“In the classroom they can be very helpful,” said Judi MacLeod, director of special education at Chaminade Julienne High School in Dayton, where spinners are not banned.
MacLeod said students — and many people generally — can have nervous habits far more annoying than spinning a small device.
“The nice thing with the little gadgets and the little fidgets is they don’t make noise, where a clicker pen makes noise that’s distracting,” MacLeod said.
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Still, MacLeod said the key is making sure children aren’t distracting the remainder of the class while clicking.
Sean Gideon, a Chaminade Julienne freshman, uses the fidget spinners in class.
“It makes me feel good,” Gideon said. “It’s just kind of satisfying just to look at it.”
Leah Wasburn-Moses, a professor of educational psychology at Miami University, recently bought one online to show her students, who are future special education teachers.
She said fidgets have been used for a long time for students with special needs to meet certain sensory needs, but they’re now being used by the general population.
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“It’s been very popular for many years for students with ADHD and other attention issues, but now we’re thinking about the general population and focusing on work and dealing effectively with anxiety and autism and a number of conditions,” she said.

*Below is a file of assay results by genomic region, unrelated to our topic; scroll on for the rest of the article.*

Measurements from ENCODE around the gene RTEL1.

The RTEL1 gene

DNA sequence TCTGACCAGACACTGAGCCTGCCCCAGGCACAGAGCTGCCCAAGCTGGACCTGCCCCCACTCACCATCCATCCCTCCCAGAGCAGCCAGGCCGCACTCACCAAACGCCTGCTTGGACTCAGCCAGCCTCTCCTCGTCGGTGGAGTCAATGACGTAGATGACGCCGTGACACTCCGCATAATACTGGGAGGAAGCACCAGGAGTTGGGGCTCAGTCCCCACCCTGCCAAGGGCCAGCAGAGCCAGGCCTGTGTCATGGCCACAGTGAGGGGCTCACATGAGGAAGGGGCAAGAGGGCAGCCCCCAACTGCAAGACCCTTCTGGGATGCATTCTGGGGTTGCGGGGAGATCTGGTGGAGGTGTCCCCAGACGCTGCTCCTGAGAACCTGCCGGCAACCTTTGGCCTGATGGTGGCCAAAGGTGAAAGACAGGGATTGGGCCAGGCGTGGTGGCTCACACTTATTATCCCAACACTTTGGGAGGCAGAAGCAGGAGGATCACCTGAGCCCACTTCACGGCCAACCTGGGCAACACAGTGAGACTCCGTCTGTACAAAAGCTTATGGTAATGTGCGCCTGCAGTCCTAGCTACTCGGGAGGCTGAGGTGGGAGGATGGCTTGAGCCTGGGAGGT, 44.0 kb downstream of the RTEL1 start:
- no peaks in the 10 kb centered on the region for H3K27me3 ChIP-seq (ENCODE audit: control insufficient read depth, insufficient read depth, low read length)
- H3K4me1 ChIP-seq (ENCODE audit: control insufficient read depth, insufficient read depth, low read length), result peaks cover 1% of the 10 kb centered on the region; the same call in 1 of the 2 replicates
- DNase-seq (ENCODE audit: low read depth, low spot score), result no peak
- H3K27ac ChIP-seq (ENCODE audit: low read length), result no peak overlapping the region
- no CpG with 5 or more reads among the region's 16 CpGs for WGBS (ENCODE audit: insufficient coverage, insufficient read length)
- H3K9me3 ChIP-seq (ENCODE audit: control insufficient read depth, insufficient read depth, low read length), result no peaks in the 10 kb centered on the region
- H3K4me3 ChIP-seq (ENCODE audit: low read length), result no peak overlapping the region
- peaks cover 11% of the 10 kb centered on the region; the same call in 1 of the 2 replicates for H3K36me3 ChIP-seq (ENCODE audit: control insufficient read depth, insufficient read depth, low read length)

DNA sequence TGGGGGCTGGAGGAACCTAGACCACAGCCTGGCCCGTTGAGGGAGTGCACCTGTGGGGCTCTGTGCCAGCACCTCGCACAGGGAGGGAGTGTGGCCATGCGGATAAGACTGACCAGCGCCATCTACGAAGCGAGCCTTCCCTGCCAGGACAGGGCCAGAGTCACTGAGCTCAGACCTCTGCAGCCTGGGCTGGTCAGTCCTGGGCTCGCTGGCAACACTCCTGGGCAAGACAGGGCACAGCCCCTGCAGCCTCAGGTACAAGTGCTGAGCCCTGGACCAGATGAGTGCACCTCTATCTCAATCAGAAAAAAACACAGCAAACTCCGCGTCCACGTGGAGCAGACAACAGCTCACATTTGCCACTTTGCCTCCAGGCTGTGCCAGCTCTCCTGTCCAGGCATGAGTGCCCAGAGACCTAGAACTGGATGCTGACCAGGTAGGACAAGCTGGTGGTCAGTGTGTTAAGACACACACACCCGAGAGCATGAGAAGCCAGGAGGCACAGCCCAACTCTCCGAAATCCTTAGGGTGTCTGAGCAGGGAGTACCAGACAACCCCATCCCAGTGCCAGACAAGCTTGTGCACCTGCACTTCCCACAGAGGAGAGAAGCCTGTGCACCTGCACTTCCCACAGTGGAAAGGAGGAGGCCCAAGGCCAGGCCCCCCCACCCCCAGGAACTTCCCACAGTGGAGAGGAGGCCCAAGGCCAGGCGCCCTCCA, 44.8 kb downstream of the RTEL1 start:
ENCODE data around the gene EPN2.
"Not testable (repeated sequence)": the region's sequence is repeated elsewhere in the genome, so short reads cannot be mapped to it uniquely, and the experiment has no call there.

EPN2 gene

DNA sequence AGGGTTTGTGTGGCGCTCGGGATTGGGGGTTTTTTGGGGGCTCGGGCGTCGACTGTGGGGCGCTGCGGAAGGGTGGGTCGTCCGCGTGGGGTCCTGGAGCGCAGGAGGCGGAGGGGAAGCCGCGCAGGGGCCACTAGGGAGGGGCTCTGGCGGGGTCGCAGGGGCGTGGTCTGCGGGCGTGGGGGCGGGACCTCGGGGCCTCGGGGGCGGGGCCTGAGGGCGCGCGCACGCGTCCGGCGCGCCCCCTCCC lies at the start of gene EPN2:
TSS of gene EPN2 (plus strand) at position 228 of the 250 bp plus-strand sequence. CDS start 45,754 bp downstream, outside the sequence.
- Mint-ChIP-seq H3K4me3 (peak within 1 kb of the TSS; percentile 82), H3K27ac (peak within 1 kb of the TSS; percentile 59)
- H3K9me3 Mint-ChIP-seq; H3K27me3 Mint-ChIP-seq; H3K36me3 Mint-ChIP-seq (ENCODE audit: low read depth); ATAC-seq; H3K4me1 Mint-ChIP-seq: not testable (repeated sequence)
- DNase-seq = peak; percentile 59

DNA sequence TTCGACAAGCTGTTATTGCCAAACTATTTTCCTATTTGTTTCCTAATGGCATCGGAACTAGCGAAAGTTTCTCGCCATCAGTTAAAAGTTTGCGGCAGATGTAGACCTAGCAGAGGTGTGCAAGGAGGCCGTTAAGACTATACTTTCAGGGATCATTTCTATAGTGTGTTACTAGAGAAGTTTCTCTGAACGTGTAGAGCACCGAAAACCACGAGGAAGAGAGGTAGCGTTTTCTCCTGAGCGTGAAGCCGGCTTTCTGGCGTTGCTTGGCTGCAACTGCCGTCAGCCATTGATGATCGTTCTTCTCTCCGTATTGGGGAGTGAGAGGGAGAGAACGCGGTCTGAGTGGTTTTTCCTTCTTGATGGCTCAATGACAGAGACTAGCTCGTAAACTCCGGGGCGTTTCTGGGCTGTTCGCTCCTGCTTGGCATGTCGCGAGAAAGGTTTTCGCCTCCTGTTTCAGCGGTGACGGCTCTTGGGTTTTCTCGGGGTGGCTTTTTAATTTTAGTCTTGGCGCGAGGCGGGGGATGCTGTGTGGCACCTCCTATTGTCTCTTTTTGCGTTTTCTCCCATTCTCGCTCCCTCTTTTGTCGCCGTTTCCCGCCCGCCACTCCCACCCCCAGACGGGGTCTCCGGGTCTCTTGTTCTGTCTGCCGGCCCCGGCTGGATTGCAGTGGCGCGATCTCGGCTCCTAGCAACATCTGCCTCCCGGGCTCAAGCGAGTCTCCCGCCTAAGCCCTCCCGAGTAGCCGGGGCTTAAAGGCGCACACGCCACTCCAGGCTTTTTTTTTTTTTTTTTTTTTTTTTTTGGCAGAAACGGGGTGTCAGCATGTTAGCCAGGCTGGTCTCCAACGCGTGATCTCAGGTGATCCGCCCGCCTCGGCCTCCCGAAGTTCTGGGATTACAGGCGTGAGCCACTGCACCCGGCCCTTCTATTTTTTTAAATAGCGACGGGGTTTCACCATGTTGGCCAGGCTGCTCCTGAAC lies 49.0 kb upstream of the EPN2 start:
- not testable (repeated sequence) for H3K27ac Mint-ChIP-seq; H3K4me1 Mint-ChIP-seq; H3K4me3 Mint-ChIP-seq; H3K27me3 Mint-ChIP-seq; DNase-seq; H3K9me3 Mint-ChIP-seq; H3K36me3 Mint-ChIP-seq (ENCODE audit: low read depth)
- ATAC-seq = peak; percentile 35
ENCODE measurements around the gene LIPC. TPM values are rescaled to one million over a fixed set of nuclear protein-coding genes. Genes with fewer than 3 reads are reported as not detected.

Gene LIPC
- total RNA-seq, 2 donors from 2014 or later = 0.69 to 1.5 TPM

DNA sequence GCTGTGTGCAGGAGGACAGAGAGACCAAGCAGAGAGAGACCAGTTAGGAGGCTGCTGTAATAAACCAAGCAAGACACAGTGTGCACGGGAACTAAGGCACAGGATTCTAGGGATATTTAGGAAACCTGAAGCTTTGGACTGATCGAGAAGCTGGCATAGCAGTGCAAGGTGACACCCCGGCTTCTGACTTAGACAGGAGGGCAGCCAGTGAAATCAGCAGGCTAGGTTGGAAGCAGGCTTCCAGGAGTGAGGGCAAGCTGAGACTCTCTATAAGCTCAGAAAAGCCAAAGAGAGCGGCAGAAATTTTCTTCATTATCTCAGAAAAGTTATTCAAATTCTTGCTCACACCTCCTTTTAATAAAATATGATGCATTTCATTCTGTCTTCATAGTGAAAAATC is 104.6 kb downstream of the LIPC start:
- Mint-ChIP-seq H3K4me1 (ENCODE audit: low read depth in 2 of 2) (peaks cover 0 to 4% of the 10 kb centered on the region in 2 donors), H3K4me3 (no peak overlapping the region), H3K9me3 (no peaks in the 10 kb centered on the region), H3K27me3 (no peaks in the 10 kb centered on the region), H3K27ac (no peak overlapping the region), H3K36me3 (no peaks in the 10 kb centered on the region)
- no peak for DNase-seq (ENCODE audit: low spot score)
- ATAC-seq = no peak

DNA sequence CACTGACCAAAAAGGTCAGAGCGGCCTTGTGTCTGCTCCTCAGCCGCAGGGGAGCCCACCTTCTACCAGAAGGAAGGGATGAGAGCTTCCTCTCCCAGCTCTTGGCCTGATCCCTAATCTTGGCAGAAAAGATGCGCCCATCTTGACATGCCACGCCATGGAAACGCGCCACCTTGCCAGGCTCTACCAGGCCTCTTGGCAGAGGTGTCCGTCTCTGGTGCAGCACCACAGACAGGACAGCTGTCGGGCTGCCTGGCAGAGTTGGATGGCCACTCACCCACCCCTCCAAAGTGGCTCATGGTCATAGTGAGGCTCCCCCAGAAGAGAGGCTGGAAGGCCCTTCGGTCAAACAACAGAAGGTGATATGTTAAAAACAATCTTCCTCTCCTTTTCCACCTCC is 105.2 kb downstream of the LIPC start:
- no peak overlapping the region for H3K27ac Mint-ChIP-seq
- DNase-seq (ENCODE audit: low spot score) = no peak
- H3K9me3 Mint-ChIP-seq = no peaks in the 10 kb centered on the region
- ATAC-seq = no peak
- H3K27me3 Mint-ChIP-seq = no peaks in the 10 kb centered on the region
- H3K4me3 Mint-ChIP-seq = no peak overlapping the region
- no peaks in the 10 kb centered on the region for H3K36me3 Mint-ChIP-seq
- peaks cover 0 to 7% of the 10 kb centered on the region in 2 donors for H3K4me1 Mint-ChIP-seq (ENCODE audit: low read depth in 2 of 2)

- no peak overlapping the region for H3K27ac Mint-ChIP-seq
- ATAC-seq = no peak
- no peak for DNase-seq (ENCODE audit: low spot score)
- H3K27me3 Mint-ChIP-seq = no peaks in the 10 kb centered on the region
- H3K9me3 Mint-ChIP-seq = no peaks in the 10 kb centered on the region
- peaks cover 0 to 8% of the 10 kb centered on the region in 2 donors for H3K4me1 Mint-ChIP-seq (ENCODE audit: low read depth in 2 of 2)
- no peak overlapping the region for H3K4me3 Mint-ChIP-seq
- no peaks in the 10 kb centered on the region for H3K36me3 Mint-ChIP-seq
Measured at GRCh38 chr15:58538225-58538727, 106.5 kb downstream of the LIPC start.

“Like most things, there are positives and negatives,” she said. “The positives are I’m looking at individual supports to help students or people in general become successful with school or work. I think the negatives are they can also distract from the goals of schools or work.”
Beavercreek City Schools officials said they recognize students learn differently and respect individual student needs. Administrators at Centerville City Schools said principals are dealing with spinners on a case-by-case basis, but noted spinners there are not widespread.
Springboro Community City Schools teachers have had some problems with kids becoming distracted in class, but the district does not intend to ban the spinners, said Neej Mescher, district communications coordinator.
“As a district, we’re not going to be banning them,” she said. “We understand they’re useful for some students.”
The devices cost between $1 to several hundred dollars depending on quality and materials and are available for purchase on Amazon.com.